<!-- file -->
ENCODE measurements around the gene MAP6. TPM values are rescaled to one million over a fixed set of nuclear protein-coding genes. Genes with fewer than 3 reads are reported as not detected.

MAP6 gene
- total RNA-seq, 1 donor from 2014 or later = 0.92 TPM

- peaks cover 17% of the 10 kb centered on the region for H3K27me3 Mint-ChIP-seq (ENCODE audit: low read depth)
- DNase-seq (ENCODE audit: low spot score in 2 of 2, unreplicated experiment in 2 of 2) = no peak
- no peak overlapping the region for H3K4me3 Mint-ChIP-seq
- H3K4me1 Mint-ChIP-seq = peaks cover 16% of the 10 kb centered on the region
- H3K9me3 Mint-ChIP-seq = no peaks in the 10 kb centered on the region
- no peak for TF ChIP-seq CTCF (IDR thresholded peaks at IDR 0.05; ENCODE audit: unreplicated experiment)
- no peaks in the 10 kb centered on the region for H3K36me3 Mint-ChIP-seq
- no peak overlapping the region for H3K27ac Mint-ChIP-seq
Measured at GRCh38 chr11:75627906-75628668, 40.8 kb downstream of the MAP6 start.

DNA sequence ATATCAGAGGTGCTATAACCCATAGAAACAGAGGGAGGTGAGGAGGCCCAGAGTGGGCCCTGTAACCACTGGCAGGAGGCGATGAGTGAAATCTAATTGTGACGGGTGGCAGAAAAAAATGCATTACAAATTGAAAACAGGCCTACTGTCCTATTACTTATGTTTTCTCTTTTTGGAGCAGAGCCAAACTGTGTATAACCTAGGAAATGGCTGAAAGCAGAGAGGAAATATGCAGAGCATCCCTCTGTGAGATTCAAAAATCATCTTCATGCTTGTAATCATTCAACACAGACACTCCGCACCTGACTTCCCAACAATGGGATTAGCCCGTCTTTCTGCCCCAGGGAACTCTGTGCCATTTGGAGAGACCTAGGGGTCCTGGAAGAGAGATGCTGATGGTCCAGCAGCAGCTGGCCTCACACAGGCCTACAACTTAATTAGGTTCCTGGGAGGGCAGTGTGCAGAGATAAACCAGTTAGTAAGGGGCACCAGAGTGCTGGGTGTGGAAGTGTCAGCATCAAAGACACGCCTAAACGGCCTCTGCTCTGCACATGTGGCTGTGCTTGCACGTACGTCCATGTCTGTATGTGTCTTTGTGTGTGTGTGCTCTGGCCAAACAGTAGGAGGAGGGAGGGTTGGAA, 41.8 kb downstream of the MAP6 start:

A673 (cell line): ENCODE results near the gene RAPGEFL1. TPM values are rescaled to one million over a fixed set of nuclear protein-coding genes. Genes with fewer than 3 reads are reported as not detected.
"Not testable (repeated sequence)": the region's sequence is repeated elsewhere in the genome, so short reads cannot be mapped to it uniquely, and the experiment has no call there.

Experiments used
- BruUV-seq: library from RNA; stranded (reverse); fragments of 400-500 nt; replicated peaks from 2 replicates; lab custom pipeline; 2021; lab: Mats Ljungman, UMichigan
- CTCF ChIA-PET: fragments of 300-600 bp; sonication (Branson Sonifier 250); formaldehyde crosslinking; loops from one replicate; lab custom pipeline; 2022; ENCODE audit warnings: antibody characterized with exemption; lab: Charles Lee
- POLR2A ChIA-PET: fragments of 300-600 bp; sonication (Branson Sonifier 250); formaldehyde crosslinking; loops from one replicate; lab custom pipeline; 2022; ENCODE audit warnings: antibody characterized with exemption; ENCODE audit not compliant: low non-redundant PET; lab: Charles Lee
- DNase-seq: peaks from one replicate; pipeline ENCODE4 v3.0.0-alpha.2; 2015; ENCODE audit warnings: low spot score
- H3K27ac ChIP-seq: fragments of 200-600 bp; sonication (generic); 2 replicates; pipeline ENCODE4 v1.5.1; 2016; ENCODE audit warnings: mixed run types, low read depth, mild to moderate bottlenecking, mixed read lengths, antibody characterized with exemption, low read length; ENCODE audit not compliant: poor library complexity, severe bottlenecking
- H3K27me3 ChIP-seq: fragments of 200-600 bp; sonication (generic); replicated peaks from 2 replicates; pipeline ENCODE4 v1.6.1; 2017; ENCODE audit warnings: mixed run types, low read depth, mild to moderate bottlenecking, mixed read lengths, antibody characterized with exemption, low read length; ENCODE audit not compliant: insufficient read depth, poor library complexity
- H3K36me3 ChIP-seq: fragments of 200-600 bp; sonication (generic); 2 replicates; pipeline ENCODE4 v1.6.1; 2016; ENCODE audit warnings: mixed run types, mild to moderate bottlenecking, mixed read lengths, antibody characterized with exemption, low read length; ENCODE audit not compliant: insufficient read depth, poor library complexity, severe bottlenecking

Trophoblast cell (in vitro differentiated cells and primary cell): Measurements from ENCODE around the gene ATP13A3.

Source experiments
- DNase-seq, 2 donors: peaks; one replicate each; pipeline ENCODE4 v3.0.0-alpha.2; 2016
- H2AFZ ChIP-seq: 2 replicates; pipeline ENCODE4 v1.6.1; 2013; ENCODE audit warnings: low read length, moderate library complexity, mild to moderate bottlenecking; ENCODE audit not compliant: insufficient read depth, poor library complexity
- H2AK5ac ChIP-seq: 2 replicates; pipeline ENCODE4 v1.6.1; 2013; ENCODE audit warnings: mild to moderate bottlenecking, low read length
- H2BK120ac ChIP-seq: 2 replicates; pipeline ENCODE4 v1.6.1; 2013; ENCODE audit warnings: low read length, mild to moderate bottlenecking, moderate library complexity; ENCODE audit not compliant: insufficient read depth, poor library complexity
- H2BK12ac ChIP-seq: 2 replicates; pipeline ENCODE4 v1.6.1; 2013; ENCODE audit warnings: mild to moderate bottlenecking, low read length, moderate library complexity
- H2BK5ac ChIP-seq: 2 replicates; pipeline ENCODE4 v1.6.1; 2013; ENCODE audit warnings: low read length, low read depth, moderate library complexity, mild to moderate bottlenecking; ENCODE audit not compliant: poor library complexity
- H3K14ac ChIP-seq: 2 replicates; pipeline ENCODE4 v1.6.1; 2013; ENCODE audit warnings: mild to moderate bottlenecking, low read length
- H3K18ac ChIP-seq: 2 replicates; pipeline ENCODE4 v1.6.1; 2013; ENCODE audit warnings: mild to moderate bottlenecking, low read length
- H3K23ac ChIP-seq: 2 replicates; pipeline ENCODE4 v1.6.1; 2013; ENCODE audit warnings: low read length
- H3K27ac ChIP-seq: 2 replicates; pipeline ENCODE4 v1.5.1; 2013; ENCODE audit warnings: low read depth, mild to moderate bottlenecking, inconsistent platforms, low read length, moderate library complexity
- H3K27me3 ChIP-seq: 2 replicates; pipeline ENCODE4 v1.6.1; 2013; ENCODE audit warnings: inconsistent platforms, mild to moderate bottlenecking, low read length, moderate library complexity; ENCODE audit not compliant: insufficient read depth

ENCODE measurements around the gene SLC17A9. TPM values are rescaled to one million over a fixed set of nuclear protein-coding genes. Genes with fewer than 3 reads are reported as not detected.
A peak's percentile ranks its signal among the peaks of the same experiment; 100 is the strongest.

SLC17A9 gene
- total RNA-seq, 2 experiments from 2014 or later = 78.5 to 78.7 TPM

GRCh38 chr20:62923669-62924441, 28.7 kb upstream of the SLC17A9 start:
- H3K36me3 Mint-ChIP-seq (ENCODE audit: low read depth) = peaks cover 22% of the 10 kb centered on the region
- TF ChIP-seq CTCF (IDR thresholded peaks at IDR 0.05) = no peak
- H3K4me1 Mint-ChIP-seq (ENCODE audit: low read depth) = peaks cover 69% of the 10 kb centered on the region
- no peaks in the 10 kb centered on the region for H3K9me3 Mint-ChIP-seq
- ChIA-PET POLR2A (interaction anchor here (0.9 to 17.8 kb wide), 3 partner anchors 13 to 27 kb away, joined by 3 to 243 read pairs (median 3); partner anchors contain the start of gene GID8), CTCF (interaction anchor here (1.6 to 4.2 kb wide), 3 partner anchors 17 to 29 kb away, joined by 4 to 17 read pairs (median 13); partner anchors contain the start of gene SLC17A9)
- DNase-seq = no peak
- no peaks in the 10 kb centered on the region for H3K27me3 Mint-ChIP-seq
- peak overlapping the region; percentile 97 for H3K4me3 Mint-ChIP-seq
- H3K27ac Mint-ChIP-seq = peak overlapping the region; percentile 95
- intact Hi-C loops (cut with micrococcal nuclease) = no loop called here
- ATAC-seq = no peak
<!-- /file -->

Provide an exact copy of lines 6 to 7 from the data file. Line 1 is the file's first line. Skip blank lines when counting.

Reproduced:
- no peak overlapping the region for H3K4me3 Mint-ChIP-seq
- H3K4me1 Mint-ChIP-seq = peaks cover 16% of the 10 kb centered on the region